I think we all realize how easy it is for anger to degenerate. The longer we hold onto anger, the uglier it becomes. And the uglier we become. That’s why Paul’s admonishment here is so, so helpful. Because he gives us a check valve to prevent our anger from degenerating. What’s the check valve? Deal with it before dark. “Let not the sun go down upon your wrath.” Talk to the person, give it to God, pray; but whatever you do, do not nurse your anger! Do not run the audio or video over and over again in your head. Do not work yourself up by gossiping to others about the situation. Do not lie in bed at night and stew. John Piper says that when we nurse anger, it’s like we’re sucking on a candy. You put that lollypop in your mouth, pucker your face, and suck. And as you suck, you feel yourself becoming more and more angry. And it’s actually addictive. You like it. But it’s also all-consuming. It destroys your capacity to feel just about any other emotion. You can’t be happy! Because your angry! And what you don’t realize is that that lollipop is toxic. With every suck, more and more of its poison is seeping into your system. And little by little, it’s killing you. And you don’t even know it.
I have here a helpful list of ways to distinguish righteous anger from sinful anger, by John Piper. We don’t have time to read it this morning; but I printed off several copies, and I’ll just leave them here on the pulpit so that after the service, you can come pick one up, take it home, and meditate on it during your personal Bible study and prayer time.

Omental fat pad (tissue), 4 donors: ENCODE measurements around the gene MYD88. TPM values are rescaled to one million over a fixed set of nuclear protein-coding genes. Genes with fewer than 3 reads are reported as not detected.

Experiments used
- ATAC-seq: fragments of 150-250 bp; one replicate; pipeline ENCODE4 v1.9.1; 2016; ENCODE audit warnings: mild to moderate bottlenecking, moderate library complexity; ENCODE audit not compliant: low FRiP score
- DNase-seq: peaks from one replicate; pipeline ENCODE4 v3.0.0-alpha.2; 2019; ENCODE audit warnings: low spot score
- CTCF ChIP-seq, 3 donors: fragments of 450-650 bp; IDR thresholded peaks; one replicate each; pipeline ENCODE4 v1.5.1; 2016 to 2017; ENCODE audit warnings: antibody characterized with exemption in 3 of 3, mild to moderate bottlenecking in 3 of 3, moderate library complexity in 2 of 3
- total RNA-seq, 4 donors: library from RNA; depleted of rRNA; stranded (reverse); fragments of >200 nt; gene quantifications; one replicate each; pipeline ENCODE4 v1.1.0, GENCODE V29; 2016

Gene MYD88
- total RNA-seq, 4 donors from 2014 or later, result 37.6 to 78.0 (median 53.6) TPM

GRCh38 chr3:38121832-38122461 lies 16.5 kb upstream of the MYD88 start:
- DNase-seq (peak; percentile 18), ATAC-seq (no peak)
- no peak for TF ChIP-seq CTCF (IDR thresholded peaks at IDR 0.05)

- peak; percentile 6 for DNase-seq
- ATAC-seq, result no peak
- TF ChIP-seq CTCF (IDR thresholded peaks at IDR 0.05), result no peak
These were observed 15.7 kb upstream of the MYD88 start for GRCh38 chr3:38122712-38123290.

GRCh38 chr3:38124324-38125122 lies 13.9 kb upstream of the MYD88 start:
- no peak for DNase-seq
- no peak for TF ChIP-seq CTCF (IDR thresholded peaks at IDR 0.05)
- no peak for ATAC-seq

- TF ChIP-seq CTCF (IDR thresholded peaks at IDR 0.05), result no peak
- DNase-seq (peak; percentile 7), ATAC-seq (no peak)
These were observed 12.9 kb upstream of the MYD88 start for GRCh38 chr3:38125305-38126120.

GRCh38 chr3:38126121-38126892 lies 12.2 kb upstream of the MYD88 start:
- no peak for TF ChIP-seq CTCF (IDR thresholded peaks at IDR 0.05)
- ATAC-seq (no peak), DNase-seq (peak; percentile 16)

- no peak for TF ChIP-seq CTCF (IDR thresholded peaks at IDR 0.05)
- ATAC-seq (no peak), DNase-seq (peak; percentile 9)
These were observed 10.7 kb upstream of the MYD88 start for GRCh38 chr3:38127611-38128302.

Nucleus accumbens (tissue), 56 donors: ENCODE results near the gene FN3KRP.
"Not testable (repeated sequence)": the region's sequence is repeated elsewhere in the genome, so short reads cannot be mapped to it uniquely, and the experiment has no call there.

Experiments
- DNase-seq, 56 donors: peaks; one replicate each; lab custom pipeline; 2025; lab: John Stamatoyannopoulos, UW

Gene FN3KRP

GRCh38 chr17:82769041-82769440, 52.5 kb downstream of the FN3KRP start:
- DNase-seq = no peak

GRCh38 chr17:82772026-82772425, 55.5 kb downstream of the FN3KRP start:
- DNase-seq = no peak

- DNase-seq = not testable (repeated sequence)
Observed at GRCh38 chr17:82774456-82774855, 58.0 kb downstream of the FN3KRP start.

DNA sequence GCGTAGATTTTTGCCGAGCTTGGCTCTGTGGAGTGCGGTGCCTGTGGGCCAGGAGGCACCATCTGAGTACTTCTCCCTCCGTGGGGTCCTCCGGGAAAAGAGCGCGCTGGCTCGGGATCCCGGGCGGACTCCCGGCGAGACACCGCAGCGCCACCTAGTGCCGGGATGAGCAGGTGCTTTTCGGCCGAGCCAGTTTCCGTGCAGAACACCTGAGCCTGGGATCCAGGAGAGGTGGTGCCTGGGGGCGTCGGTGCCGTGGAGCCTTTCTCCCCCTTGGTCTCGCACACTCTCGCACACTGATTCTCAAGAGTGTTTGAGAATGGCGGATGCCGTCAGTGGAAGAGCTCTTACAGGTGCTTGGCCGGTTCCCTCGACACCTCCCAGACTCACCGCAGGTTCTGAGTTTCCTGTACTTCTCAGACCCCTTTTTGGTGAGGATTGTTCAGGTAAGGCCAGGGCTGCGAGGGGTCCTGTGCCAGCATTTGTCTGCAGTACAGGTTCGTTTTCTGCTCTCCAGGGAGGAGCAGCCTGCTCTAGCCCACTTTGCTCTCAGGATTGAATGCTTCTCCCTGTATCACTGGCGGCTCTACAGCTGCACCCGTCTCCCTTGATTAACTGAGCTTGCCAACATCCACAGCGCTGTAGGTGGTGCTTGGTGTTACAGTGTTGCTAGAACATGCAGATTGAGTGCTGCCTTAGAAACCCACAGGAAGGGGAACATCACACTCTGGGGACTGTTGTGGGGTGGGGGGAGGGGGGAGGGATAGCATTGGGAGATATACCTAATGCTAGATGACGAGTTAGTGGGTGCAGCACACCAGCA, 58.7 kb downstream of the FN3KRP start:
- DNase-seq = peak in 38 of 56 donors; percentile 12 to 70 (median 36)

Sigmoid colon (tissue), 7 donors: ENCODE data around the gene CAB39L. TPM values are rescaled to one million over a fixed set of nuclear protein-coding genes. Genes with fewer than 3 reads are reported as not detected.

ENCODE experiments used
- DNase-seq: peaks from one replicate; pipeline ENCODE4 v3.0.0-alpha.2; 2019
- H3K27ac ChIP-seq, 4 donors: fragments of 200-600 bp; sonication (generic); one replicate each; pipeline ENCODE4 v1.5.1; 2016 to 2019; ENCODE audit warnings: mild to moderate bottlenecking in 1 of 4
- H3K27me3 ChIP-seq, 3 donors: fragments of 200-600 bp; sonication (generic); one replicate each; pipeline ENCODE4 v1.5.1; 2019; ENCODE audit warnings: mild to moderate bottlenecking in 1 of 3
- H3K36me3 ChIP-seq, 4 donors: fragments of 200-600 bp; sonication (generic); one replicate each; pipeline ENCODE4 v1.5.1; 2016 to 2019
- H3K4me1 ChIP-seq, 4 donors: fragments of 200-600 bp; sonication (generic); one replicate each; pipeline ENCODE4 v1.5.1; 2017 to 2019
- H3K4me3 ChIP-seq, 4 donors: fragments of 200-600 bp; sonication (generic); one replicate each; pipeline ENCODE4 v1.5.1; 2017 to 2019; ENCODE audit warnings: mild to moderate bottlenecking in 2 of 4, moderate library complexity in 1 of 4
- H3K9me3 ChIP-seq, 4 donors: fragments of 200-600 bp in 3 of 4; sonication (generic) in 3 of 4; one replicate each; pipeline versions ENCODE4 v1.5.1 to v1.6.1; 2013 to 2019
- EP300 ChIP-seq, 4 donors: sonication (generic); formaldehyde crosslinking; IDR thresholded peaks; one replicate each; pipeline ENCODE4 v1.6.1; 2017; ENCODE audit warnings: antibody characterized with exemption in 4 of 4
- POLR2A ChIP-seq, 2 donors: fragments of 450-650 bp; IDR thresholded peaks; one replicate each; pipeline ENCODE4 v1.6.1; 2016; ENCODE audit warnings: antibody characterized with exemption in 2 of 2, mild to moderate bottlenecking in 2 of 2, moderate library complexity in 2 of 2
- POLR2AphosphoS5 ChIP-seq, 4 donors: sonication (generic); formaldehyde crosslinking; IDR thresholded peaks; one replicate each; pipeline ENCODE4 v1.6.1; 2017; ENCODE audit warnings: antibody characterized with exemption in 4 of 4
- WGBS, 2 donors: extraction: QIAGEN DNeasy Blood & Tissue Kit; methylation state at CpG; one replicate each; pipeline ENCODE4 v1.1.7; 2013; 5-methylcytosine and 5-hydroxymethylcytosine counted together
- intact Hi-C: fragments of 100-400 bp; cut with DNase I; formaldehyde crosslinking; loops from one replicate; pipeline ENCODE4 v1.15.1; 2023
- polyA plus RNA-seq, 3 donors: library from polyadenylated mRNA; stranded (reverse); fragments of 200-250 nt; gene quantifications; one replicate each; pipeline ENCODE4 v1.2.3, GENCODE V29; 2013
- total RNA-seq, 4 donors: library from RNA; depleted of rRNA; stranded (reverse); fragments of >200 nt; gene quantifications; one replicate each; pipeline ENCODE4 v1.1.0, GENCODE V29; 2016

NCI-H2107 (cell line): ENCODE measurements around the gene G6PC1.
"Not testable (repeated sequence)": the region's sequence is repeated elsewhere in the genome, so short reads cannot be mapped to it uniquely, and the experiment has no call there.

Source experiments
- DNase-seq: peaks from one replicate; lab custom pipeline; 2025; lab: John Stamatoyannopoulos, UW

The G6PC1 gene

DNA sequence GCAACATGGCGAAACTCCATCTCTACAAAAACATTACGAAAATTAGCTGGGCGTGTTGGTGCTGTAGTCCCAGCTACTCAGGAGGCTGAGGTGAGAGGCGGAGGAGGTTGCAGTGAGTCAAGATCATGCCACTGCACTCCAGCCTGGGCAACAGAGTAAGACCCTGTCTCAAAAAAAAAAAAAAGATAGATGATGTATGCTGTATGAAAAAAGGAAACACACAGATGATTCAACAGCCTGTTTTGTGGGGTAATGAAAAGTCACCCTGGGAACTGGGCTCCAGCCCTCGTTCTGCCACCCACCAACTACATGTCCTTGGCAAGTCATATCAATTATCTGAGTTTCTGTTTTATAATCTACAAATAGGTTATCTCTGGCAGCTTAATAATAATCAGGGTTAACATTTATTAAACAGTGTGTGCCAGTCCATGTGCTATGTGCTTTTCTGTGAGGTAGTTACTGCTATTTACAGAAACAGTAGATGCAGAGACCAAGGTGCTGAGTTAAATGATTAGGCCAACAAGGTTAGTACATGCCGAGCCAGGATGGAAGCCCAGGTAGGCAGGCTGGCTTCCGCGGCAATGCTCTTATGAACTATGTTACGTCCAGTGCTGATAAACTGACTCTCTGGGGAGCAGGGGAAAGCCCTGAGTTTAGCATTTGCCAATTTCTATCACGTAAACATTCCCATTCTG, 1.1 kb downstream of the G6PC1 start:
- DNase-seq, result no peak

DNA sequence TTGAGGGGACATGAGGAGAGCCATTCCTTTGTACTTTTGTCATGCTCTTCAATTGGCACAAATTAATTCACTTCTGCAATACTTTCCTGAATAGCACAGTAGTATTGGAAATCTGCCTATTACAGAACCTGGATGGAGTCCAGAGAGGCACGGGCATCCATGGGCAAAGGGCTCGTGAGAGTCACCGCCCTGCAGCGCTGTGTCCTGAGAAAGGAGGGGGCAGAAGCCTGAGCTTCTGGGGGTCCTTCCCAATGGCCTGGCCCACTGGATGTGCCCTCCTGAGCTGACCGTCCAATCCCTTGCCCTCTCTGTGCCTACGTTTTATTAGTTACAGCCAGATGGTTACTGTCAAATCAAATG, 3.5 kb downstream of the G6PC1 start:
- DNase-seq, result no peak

So that’s the command: “Be angry, but don’t sin.” Now take a look at the motivation in v. 27 (v. 27). The word “place” in that verse means “opportunity.” You’ve all heard the phrase, “An idle mind is the devil’s playground”? Paul says, “An angry heart is the devil’s playground.” Satan loves to exploit sinful anger. Instances of unresolved anger in the church are like little fissures. Little cracks. Satan loves to get his fingers into them and pull us apart. But not only does Satan use sinful anger to destroy the church, he also uses it to destroy individuals and to discredit God’s name. In the last chapter in Ephesians, Paul talks about the importance of putting on the armor of God in order to defend ourselves against the wiles of the devil. But when you cherish sinful anger, you do just the opposite. You actually open yourself up for Satanic attack! So once again, for your own sake, and for the sake of the rest of us, please! Don’t let the sun go down on your wrath!